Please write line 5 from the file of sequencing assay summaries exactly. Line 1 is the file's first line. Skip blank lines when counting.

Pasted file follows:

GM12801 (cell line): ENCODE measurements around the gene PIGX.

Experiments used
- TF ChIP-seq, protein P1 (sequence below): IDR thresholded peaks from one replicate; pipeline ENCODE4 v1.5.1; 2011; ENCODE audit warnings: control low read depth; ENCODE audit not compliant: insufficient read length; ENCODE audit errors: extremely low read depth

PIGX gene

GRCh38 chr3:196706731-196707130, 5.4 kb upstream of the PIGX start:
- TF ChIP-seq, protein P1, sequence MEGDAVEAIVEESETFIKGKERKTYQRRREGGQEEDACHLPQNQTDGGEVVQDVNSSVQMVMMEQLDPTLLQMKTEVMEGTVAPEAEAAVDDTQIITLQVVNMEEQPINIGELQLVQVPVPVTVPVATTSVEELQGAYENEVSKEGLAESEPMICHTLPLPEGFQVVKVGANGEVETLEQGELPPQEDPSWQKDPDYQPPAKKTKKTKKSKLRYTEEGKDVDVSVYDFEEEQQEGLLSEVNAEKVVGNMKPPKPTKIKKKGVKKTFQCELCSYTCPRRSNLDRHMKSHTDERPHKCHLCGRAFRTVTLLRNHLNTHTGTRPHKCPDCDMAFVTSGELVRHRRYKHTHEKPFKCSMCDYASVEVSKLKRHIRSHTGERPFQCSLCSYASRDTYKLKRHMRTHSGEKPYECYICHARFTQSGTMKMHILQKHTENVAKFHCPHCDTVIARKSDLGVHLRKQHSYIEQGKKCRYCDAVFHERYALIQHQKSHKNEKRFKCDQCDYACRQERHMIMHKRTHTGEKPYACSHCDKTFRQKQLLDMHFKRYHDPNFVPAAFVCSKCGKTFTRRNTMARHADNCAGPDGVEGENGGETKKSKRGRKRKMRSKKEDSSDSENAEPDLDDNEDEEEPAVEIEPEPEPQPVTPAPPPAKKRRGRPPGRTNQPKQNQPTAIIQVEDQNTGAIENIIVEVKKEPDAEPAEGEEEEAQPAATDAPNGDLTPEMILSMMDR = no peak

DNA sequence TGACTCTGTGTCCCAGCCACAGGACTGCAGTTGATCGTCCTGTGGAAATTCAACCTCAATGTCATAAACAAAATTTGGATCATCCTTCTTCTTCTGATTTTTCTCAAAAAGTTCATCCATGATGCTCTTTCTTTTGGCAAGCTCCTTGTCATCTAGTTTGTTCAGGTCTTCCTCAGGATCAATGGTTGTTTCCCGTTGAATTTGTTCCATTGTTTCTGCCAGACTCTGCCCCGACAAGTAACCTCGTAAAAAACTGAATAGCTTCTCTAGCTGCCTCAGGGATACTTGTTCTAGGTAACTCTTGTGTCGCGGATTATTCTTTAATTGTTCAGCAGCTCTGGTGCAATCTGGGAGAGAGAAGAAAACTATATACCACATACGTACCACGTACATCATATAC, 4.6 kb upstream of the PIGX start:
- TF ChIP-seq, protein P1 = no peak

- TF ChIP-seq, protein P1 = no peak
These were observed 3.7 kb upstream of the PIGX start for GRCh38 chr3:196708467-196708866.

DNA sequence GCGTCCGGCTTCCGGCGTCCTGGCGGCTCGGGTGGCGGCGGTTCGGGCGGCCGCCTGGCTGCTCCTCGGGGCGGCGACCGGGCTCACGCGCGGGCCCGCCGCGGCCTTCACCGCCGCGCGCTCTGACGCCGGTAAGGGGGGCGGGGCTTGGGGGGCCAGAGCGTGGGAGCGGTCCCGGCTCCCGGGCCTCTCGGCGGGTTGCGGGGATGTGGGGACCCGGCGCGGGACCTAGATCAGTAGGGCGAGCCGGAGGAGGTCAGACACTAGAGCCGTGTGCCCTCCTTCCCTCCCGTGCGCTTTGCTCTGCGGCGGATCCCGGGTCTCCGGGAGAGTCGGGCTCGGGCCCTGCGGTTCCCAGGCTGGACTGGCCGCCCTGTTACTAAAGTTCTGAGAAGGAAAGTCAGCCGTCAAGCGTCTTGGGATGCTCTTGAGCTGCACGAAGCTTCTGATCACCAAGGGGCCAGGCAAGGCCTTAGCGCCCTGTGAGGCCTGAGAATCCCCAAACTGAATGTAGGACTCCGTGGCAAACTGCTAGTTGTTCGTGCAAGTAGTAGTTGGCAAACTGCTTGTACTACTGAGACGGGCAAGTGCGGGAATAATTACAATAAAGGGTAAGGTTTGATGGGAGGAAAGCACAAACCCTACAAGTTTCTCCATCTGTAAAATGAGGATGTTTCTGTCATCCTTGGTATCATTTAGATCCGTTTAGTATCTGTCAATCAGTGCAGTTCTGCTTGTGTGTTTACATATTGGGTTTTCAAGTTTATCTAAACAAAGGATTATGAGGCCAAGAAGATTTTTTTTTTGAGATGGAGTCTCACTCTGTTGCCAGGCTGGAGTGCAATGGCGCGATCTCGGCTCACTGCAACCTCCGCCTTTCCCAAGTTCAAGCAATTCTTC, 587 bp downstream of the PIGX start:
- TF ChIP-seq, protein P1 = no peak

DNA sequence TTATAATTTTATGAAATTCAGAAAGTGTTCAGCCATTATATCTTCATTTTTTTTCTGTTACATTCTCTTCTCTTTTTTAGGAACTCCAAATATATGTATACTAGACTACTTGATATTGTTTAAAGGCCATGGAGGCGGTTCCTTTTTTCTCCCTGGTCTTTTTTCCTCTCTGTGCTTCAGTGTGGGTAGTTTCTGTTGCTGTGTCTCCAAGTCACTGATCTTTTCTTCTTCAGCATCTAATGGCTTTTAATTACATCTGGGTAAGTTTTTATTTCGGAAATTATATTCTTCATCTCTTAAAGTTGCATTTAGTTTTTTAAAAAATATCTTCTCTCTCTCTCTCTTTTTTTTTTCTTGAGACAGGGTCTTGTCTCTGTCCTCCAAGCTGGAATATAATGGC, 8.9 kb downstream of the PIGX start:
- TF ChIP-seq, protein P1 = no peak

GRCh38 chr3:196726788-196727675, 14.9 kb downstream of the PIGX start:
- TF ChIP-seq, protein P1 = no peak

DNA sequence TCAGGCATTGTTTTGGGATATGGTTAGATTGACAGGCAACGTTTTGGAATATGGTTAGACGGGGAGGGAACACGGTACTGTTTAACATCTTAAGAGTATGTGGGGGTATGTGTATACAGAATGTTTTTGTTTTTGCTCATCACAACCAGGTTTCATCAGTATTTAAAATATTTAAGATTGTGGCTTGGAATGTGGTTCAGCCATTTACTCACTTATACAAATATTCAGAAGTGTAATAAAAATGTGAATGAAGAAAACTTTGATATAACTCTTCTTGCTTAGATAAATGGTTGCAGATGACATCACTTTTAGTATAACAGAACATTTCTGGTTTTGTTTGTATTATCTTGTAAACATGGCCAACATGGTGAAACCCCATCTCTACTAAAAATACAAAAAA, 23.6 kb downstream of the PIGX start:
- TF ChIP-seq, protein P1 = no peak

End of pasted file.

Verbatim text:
GRCh38 chr3:196706731-196707130, 5.4 kb upstream of the PIGX start: